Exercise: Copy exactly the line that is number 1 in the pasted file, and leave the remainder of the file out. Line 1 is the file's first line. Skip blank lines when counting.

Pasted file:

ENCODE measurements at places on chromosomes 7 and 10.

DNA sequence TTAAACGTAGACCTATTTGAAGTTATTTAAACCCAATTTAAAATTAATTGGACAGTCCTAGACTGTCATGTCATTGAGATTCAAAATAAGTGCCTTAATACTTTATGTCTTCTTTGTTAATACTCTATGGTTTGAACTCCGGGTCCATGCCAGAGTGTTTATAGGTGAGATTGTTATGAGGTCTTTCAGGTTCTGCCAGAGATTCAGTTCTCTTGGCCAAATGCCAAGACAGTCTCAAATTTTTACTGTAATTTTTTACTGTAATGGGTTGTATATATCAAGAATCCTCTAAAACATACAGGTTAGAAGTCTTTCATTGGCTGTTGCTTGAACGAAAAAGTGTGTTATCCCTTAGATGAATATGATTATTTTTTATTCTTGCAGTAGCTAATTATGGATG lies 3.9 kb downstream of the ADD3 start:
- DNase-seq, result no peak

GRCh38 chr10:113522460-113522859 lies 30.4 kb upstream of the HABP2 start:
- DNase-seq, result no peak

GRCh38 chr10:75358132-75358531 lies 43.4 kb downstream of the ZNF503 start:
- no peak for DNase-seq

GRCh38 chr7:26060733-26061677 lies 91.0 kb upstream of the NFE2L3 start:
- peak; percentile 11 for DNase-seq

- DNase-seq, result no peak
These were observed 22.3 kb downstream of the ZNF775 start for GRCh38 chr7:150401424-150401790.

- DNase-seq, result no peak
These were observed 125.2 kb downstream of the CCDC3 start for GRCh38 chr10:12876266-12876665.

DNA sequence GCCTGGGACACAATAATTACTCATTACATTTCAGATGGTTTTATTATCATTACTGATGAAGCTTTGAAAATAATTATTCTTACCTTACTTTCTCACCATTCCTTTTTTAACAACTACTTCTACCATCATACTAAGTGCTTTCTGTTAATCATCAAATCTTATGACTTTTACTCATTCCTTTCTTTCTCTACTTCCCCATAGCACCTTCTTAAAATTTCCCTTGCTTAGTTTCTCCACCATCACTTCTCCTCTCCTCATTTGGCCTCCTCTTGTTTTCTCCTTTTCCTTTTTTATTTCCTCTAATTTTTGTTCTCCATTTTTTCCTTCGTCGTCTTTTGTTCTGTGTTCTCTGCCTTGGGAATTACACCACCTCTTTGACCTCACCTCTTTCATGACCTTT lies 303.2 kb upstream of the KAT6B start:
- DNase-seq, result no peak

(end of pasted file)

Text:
ENCODE measurements at places on chromosomes 7 and 10.